What Is Standard Temperature in Aviation?

The International Civil Aviation Organization (ICAO) created a standard temperature for aviation in order to establish a baseline from which manufacturers could develop performance data usable for pilots around the globe. This standard temperature is referred to as “ISA,” or the ICAO Standard Atmosphere. Keeping this aviation standard temperature allows for pilots and crews to more safely navigate the skies without unexpected weather hazards. While weather can always bring surprises, being able to properly calculate the conditions often helps you to stay ahead. 

The standard temperature in aviation is measured at the mean sea level (msl) pressure of 29.92 inches of mercury (Hg) and is 15° C or 59° F. The standard temperature decreases 2 °C or 3.5 °F for every 1,000 feet gained, and this is reasonably accurate up to 36,000 feet msl. From 36,000 feet to 80,000 feet msl, the temperature zone is considered constant around –55 °C or –65 °F. 

How To Calculate Standard Temperature in Aviation

Calculating the standard temperature in aviation is actually an easier process than many beginner pilots may think. The standard temperature lapse rate means the temperature is decreasing at a rate of 2° C or 3.5° F per thousand feet gained. This holds true up to 36,000 feet msl. So, while your standard temperature at msl is 15° C or 59° F, your standard temperature at 20,000 feet msl will be -24.6°C or -12.3°F.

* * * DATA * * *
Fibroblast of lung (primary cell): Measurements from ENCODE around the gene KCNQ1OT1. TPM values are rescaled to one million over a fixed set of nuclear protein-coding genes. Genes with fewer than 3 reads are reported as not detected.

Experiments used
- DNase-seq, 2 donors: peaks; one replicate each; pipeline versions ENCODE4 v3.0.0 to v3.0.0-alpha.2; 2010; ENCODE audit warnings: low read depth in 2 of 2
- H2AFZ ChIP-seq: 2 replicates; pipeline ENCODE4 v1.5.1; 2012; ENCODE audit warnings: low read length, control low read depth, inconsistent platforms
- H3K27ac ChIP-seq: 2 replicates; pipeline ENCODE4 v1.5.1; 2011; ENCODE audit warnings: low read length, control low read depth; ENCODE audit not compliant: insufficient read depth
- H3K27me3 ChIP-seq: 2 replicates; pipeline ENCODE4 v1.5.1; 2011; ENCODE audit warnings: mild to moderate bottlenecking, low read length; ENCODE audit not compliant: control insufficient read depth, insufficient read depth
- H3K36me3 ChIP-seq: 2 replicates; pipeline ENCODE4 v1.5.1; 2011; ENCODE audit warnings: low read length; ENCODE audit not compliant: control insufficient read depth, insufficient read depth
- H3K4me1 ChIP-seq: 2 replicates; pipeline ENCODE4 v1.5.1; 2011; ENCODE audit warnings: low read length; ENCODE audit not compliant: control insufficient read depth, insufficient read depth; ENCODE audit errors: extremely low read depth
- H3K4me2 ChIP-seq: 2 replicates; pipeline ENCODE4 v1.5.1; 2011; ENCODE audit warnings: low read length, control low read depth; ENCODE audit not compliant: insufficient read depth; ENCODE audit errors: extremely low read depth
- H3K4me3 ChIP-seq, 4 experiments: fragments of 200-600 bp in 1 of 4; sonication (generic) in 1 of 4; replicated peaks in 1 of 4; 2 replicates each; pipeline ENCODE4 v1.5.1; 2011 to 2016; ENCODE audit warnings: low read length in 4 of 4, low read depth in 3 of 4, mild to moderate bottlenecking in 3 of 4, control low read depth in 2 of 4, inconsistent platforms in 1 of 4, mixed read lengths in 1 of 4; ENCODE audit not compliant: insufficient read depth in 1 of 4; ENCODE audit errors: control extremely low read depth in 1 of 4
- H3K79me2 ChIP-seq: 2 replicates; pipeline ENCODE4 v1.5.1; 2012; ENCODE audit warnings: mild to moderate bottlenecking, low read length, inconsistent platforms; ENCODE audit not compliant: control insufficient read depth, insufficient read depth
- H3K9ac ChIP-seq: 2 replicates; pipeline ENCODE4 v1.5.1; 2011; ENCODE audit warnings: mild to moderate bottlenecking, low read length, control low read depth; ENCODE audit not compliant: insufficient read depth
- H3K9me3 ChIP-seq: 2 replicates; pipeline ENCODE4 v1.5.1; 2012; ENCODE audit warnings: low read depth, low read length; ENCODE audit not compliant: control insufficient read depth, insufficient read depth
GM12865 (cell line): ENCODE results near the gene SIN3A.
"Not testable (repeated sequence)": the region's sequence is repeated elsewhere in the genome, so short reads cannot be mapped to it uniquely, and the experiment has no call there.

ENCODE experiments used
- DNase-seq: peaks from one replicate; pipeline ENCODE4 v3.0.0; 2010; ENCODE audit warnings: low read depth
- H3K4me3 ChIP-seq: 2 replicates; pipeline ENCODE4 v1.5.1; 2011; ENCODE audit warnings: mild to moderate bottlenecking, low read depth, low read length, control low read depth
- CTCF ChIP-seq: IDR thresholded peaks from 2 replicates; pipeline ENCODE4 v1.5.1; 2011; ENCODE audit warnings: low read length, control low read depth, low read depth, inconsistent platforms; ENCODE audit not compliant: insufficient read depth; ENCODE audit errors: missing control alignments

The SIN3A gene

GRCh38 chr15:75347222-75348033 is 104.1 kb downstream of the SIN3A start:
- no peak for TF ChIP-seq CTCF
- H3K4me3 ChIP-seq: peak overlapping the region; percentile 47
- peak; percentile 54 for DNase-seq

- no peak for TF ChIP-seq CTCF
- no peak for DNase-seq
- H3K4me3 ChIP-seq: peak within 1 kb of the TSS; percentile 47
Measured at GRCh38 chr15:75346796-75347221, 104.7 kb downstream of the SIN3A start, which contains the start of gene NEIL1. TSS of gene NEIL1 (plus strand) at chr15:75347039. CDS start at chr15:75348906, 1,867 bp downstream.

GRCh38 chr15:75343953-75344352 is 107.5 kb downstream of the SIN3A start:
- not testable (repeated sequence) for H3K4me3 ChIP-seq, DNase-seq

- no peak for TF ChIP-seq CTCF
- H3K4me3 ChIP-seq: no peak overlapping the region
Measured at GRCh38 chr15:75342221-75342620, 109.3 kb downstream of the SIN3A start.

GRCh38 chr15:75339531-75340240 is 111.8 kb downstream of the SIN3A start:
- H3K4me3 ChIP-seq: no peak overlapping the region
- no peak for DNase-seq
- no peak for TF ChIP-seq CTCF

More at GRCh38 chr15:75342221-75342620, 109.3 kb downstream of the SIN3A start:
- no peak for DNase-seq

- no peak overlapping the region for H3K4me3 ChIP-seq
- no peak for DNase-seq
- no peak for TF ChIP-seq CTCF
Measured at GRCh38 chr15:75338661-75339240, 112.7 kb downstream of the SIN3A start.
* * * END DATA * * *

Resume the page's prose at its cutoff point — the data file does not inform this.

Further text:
Temperature and pressure changes can greatly affect your plane and its performance. Knowing how to properly calculate the standard temperature in aviation can help you keep your plane performing at its best while enjoying every flight. 

How Does the Temperature Affect Aircraft Performance?

Temperature can greatly affect the performance of an aircraft during takeoff, landing, and in flight. Not only can the aircraft’s engine performance be affected, but the aerodynamics involved with flying can vary as well. This is where density altitude and  additional altitude definitions are important to know about anytime you fly. 

The FAA defines density altitude as pressure altitude corrected for nonstandard temperature variations. Air density decreases with altitude. Air density also decreases as the temperature increases. Both of these factors can cause several things in an aircraft to register a drop in performance, including your engine, wings, and propeller(s).  

What Is Standard Temperature Lapse Rate in Aviation?

The standard temperature lapse rate in aviation is how you can easily calculate the standard temperature, no matter the altitude. From sea level up to 36,000 feet msl, the temperature will likely decrease at a rate of  2° C or 3.5° F for every 1,000 feet gained. At 10,000 feet msl, there will be a standard temperature of -4.8° C or 23.3° F. Keep in mind at sea level, the standard temperature is 15° C or 59° F.

What Is Standard Temperature and Pressure in Aviation?

Because the atmospheric pressure directly affects the standard temperature in aviation, it’s important to know about standard pressure in aviation, as well. Standard air pressure at sea level averages 29.92 inches of Hg (mercury) or 1013 millibars. This means that when measuring it at sea level, the atmospheric pressure will force the mercury in a barometric gauge to rise to a height of 29.92 inches. The varying atmospheric conditions led the ICAO to create the standard pressure in addition to the standard temperature. 

What Is the Difference Between Standard Temperature and Pressure and Standard State?